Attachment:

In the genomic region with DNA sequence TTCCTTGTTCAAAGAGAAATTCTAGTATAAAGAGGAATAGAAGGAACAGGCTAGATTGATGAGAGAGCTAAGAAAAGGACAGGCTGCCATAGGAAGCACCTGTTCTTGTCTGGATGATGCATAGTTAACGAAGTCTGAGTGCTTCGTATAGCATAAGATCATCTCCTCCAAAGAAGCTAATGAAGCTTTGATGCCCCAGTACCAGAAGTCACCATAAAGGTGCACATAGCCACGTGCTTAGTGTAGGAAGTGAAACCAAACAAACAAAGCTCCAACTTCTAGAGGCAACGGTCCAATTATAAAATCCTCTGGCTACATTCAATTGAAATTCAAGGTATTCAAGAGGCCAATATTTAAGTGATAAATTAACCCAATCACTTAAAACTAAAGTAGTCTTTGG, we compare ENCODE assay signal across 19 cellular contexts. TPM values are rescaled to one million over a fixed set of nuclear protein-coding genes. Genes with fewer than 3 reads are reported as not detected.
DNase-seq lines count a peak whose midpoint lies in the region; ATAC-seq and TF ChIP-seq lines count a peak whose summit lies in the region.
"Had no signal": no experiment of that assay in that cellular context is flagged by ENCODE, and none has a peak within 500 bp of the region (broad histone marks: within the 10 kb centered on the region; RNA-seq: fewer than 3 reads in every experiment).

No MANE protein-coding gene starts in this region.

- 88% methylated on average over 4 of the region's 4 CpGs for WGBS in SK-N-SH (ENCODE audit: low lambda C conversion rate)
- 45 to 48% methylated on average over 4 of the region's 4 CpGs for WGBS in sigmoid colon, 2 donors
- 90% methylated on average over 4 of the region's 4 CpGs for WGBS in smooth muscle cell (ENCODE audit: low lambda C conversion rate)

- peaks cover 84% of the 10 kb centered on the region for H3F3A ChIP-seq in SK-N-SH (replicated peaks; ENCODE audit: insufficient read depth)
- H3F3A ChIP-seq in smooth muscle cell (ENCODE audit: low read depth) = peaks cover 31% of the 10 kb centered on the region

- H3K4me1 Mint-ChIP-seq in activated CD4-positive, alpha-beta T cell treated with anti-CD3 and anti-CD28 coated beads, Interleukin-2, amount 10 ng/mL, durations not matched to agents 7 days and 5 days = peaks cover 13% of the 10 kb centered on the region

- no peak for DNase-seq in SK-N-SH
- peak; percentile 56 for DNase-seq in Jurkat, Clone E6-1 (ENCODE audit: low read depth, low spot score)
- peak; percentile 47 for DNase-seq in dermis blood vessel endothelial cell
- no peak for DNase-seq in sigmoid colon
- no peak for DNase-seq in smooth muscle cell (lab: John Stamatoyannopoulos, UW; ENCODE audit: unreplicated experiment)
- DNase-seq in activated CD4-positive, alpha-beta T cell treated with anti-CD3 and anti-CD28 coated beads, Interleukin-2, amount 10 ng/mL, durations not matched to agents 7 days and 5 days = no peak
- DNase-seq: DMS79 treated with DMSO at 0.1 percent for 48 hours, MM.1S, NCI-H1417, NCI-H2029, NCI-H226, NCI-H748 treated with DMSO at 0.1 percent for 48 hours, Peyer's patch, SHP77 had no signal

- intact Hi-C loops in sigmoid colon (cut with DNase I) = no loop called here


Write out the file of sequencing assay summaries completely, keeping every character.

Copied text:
In the genomic region with DNA sequence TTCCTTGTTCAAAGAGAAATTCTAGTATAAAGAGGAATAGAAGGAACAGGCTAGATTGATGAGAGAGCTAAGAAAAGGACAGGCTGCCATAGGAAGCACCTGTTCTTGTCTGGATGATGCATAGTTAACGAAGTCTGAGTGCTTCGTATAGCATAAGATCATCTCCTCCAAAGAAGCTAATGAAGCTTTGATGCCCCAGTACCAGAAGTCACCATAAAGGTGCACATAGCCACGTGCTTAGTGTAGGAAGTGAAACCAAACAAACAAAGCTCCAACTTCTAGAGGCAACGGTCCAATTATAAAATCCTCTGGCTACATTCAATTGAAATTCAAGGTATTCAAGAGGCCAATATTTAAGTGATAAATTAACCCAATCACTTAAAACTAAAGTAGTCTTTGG, we compare ENCODE assay signal across 19 cellular contexts. TPM values are rescaled to one million over a fixed set of nuclear protein-coding genes. Genes with fewer than 3 reads are reported as not detected.
DNase-seq lines count a peak whose midpoint lies in the region; ATAC-seq and TF ChIP-seq lines count a peak whose summit lies in the region.
"Had no signal": no experiment of that assay in that cellular context is flagged by ENCODE, and none has a peak within 500 bp of the region (broad histone marks: within the 10 kb centered on the region; RNA-seq: fewer than 3 reads in every experiment).

No MANE protein-coding gene starts in this region.

- 88% methylated on average over 4 of the region's 4 CpGs for WGBS in SK-N-SH (ENCODE audit: low lambda C conversion rate)
- 45 to 48% methylated on average over 4 of the region's 4 CpGs for WGBS in sigmoid colon, 2 donors
- 90% methylated on average over 4 of the region's 4 CpGs for WGBS in smooth muscle cell (ENCODE audit: low lambda C conversion rate)

- peaks cover 84% of the 10 kb centered on the region for H3F3A ChIP-seq in SK-N-SH (replicated peaks; ENCODE audit: insufficient read depth)
- H3F3A ChIP-seq in smooth muscle cell (ENCODE audit: low read depth) = peaks cover 31% of the 10 kb centered on the region

- H3K4me1 Mint-ChIP-seq in activated CD4-positive, alpha-beta T cell treated with anti-CD3 and anti-CD28 coated beads, Interleukin-2, amount 10 ng/mL, durations not matched to agents 7 days and 5 days = peaks cover 13% of the 10 kb centered on the region

- no peak for DNase-seq in SK-N-SH
- peak; percentile 56 for DNase-seq in Jurkat, Clone E6-1 (ENCODE audit: low read depth, low spot score)
- peak; percentile 47 for DNase-seq in dermis blood vessel endothelial cell
- no peak for DNase-seq in sigmoid colon
- no peak for DNase-seq in smooth muscle cell (lab: John Stamatoyannopoulos, UW; ENCODE audit: unreplicated experiment)
- DNase-seq in activated CD4-positive, alpha-beta T cell treated with anti-CD3 and anti-CD28 coated beads, Interleukin-2, amount 10 ng/mL, durations not matched to agents 7 days and 5 days = no peak
- DNase-seq: DMS79 treated with DMSO at 0.1 percent for 48 hours, MM.1S, NCI-H1417, NCI-H2029, NCI-H226, NCI-H748 treated with DMSO at 0.1 percent for 48 hours, Peyer's patch, SHP77 had no signal

- intact Hi-C loops in sigmoid colon (cut with DNase I) = no loop called here